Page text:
For part of days, we do upcase to make them same value so we handle them same way later:

  defp cast("P", value) do
    cast("p", String.upcase(value))
  end

  defp cast("p", value) do
    {:ok, {:shift, value}}
  end
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For timezone offset, we calculate :utc_offset in second. For timezone name, we keep it as is.

  defp cast("tz", value) do
    {hour, minute} = String.split_at(value, 3)

    with {:ok, {_, hour}} <- cast("offset_h", hour),
         {:ok, {_, minute}} <- cast("offset_m", minute) do
      sign = div(hour, abs(hour))
      {:ok, {:utc_offset, sign * (abs(hour) * 3600 + minute * 60)}}
    else
      _ -> {:error, "#{value} is invalid timezone offset"}
    end
  end

  defp cast("tz_name", value) do
    {:ok, {:tz_name, value}}
  end
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For other parts, we convert to integer and check against valid range.
Let's define some validation ranges:

  @value_rages %{
    "hour" => [0, 23],
    "hour12" => [0, 12],
    "minute" => [0, 59],
    "second" => [0, 59],
    "day" => [0, 31],
    "month" => [1, 12],
    "year2" => [0, 99]
  }

  defp cast(part, value) do
    value = String.to_integer(value)

    valid =
      case Map.get(@value_rages, part) do
        [min, max] ->
          value >= min and value <= max

        _ ->
          true
      end

    if valid do
      {:ok, {String.to_atom(part), value}}
    else
      {:error, "#{value} is not a valid #{part}"}
    end
  end
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4.2 Combine those all parts

For year with 2 digits, get 2 first digits of current year to make 4 digits year.

  defp to_datetime({:error, _} = error), do: error

  defp to_datetime(%{year2: value} = data) do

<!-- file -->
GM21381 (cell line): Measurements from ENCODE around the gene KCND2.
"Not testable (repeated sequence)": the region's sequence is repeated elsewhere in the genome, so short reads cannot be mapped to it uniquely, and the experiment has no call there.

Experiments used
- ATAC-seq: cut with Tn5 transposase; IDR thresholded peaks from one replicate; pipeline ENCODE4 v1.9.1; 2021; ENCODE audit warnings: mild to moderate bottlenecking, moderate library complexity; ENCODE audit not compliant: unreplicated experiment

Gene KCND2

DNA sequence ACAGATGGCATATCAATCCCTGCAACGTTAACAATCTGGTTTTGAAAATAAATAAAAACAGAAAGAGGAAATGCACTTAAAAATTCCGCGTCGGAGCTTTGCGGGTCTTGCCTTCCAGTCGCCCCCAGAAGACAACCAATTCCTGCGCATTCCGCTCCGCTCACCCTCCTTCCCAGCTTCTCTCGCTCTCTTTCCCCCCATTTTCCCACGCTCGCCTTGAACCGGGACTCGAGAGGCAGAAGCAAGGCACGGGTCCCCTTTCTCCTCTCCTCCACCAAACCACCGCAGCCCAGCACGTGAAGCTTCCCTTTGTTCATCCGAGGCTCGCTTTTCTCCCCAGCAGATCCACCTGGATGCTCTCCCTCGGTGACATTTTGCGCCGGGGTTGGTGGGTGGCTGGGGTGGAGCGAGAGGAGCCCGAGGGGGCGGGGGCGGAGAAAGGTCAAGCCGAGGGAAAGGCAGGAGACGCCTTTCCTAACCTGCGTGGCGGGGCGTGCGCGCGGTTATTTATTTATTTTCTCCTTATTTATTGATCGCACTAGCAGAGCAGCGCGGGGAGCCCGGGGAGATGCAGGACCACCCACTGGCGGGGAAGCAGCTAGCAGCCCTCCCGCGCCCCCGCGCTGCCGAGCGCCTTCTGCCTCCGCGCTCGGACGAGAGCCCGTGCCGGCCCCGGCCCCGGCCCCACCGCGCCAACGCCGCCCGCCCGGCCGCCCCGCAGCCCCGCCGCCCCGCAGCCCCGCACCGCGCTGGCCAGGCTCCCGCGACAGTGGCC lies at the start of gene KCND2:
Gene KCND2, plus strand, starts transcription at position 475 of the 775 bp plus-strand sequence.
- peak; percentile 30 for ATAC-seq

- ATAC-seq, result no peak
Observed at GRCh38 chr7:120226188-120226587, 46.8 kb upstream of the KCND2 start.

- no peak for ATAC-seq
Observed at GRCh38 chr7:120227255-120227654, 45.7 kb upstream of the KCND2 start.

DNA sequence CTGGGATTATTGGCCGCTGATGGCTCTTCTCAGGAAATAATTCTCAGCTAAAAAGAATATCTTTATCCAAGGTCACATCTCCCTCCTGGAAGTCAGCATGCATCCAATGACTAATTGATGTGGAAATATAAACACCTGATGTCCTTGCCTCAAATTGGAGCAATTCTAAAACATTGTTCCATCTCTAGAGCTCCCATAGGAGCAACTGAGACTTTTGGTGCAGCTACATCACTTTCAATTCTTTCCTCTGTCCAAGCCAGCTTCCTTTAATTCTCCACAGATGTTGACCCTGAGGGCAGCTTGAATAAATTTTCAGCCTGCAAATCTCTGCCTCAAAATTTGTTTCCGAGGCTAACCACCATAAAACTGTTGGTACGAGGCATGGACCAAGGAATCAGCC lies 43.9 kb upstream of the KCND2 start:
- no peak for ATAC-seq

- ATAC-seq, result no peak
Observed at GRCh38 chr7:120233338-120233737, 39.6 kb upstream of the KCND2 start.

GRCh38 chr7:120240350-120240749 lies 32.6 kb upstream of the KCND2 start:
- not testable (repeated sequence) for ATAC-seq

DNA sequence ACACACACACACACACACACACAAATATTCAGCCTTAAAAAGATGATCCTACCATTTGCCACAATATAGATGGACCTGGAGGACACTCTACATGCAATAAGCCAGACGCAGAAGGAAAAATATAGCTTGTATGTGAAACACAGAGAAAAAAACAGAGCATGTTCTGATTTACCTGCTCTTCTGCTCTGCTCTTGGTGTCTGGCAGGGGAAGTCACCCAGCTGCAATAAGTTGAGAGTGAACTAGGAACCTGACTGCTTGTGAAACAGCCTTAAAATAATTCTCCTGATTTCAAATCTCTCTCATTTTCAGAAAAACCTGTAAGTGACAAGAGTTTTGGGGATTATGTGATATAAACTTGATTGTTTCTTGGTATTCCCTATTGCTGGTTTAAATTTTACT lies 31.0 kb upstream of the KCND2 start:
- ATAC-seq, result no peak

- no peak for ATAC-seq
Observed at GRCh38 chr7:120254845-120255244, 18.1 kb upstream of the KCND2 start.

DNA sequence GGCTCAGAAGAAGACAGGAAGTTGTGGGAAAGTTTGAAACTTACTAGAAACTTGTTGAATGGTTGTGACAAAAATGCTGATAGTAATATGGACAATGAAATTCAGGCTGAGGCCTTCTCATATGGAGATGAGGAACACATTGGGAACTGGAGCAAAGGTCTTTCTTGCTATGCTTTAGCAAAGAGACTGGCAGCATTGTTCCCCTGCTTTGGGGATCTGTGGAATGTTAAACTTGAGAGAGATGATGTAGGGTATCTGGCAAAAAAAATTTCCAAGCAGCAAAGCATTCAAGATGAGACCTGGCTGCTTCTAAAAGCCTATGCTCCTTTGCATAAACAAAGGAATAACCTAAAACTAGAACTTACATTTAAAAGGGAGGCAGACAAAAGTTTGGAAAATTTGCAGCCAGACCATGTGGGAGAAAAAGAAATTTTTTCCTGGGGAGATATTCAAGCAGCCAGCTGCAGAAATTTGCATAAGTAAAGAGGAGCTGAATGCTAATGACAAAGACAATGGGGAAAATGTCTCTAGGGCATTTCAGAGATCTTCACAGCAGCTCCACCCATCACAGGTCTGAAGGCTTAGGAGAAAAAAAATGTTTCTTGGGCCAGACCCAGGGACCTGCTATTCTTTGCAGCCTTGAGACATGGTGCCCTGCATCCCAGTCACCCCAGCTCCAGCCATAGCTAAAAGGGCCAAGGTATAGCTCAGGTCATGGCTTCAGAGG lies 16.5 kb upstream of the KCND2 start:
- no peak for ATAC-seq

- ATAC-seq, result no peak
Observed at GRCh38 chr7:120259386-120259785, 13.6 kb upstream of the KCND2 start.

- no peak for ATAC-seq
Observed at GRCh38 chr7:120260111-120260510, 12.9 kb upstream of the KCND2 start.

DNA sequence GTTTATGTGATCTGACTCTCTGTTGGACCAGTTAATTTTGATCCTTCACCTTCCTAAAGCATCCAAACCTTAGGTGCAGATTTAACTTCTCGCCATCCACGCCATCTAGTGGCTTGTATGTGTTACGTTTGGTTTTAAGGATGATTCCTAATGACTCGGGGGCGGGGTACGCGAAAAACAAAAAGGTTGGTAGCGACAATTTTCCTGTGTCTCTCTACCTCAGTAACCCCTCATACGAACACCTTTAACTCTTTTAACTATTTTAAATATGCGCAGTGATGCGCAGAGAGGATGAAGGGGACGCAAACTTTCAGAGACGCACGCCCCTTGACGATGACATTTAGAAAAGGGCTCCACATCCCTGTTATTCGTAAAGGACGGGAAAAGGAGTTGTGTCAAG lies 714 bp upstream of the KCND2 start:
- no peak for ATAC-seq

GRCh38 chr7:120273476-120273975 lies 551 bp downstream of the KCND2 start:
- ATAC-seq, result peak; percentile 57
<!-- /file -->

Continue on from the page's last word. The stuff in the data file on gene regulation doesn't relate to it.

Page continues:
current_year = DateTime.utc_now() |> Map.get(:year)
    year = div(current_year, 100) * 100 + value

    data
    |> Map.put(:year, year)
    |> Map.delete(:year2)
    |> to_datetime()
  end
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For 12 hours format, we convert to 24 hours.

  defp to_datetime(%{hour12: hour} = data) do
    # 12AM is not valid

    if hour == 12 and data.shift == "AM" do
      {:error, "12AM is invalid value"}
    else
      hour =
        cond do
          hour == 12 and data.shift == "PM" -> hour
          data.shift == "AM" -> hour
          data.shift == "PM" -> hour + 12
        end

      data
      |> Map.put(:hour, hour)
      |> Map.delete(:hour12)
      |> to_datetime()
    end
  end
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After handling special cases, we build Date, Time and combine them into DateTime struct and handle time zone name.

  defp to_datetime(data) do
    with {:ok, date} <- Date.new(data.year, data.month, data.day),
         {:ok, time} <- Time.new(data.hour, data.minute, data.second),
         {:ok, datetime} <- DateTime.new(date, time) do
      datetime = DateTime.add(datetime, -data.utc_offset, :second)

      if data.tz_name != "UTC" do
        DateTime.shift_zone(datetime, data.tz_name)
      else
        {:ok, datetime}
      end
    end
  end
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Conclusion

There are many way to build datetime parser, but using regex, in my opinion, is simplest way and easiest to understand. You can build it yourself and add some more format, no need to add another dependency to your library.

You can see the fullsource code here on gist.

If you have any feedback or suggestion, leave me a comment.
Thanks for reading.

Top comments (1)

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fceruti profile image
fceruti

Awesome work! Thanks for sharing :)